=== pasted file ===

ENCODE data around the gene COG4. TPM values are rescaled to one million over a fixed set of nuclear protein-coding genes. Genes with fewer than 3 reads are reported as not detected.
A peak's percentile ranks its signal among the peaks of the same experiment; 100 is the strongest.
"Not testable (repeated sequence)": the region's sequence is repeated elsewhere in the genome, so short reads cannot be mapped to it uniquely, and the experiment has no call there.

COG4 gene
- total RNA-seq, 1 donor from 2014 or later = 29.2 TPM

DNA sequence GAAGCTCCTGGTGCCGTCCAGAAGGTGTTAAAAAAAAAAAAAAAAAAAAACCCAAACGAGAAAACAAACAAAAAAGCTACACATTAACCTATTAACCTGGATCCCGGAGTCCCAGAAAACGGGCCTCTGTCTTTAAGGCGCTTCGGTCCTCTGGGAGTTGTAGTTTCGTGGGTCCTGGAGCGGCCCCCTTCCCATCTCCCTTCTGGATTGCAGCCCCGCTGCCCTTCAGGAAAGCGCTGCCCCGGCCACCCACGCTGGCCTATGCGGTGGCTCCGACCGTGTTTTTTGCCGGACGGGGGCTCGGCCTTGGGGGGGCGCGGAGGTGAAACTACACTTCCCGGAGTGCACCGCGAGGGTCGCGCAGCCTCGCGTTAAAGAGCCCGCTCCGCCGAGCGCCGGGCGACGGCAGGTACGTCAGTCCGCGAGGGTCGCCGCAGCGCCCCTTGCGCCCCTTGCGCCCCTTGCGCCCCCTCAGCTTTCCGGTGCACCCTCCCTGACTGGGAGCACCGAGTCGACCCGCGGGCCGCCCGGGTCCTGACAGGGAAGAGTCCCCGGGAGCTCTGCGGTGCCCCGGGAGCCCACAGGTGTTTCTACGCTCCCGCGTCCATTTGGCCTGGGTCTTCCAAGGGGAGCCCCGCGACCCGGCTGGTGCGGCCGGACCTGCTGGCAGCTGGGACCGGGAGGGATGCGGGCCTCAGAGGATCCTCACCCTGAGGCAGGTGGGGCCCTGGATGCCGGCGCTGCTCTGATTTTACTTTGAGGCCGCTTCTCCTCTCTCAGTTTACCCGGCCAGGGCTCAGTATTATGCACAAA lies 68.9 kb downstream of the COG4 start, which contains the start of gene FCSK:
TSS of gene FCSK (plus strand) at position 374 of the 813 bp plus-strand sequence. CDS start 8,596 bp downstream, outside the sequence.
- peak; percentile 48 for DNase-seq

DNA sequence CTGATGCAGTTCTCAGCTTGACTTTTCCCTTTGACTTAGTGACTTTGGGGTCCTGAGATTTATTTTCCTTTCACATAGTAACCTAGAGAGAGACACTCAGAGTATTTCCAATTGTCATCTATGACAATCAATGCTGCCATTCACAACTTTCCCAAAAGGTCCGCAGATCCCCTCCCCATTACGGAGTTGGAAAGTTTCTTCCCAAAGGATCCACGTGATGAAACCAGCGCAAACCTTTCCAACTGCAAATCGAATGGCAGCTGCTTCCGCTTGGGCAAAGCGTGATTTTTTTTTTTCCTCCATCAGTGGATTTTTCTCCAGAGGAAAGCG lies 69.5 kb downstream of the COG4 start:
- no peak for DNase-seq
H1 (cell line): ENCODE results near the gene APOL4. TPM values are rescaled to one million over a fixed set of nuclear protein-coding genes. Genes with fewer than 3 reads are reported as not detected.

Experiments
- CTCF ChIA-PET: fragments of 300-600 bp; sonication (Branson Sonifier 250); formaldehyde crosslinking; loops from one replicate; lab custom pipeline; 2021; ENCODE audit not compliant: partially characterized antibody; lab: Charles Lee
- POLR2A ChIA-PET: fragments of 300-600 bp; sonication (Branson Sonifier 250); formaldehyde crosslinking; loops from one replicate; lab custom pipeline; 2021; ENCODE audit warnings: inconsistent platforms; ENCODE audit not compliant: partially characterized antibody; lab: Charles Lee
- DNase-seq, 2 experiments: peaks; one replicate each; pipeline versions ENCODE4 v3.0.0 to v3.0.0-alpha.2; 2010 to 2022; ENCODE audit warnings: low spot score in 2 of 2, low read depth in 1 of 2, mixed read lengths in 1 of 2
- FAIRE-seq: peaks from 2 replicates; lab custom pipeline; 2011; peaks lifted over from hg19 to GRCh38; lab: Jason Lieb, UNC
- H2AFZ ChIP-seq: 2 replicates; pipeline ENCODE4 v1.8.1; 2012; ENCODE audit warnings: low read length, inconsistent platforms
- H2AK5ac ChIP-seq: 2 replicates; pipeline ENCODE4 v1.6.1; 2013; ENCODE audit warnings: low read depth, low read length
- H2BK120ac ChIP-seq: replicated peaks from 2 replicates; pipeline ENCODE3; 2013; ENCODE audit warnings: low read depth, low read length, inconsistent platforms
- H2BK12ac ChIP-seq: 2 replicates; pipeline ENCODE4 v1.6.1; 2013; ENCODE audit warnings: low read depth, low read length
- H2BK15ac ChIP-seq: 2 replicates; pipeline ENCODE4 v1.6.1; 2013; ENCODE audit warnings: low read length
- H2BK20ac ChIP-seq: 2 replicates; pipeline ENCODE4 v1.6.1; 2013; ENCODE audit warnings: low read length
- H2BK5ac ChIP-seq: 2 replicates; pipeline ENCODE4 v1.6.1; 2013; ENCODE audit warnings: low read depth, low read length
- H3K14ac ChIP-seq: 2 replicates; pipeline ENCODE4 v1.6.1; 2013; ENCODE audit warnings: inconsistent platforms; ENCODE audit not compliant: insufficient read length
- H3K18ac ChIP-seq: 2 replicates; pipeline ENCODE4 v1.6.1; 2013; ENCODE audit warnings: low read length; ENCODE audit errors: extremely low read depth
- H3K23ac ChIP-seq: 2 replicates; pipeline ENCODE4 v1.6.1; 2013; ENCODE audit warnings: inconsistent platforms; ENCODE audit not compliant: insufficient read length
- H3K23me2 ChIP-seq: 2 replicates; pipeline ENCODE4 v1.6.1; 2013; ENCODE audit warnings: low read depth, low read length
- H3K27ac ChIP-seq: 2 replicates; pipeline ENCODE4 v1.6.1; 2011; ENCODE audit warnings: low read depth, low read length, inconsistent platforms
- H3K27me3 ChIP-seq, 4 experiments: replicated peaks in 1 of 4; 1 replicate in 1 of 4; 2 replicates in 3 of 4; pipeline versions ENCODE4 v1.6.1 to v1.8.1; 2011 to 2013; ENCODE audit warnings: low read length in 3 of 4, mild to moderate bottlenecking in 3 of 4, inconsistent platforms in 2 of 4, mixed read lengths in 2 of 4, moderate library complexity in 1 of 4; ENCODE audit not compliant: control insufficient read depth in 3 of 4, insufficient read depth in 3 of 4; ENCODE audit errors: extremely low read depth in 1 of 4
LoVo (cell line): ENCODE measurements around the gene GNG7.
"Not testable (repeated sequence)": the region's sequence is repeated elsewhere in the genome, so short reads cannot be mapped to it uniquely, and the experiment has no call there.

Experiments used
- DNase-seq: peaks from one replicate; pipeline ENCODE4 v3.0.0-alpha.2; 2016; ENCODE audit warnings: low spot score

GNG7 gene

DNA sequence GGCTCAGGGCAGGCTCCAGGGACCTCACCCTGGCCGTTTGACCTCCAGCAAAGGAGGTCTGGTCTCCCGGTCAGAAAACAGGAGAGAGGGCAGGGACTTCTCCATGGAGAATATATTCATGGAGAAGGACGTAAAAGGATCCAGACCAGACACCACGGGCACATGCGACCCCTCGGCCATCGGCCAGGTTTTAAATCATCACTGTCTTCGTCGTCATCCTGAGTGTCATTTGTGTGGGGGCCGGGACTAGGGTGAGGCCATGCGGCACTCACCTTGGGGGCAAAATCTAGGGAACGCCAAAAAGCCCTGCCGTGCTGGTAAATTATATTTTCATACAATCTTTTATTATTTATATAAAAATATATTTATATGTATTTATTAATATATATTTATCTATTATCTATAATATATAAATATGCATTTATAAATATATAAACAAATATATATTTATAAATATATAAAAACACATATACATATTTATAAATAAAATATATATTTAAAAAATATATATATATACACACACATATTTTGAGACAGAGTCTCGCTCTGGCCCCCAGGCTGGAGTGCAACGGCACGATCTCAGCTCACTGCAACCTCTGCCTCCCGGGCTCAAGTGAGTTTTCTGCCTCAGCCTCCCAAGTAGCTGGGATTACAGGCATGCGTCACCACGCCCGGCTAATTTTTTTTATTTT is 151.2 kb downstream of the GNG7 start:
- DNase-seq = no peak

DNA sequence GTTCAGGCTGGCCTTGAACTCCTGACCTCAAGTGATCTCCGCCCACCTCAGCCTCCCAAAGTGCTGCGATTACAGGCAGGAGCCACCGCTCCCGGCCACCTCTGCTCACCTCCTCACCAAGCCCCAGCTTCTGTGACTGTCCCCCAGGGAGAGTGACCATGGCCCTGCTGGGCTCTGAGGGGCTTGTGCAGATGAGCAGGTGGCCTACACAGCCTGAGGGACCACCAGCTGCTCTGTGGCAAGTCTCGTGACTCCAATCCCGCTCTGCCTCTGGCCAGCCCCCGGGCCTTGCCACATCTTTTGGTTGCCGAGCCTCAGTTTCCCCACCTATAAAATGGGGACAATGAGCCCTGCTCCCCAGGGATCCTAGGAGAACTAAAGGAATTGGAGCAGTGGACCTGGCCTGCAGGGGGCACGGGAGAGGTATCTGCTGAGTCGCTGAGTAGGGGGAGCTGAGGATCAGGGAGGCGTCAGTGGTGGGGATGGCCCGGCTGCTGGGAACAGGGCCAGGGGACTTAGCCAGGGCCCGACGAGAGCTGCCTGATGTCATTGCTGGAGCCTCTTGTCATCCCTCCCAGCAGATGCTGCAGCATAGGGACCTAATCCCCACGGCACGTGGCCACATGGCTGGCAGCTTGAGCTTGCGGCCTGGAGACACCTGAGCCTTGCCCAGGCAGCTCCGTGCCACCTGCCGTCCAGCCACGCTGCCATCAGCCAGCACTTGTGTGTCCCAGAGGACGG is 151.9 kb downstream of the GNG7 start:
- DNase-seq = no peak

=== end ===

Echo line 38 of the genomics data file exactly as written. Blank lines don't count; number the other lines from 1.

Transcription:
- DNase-seq = no peak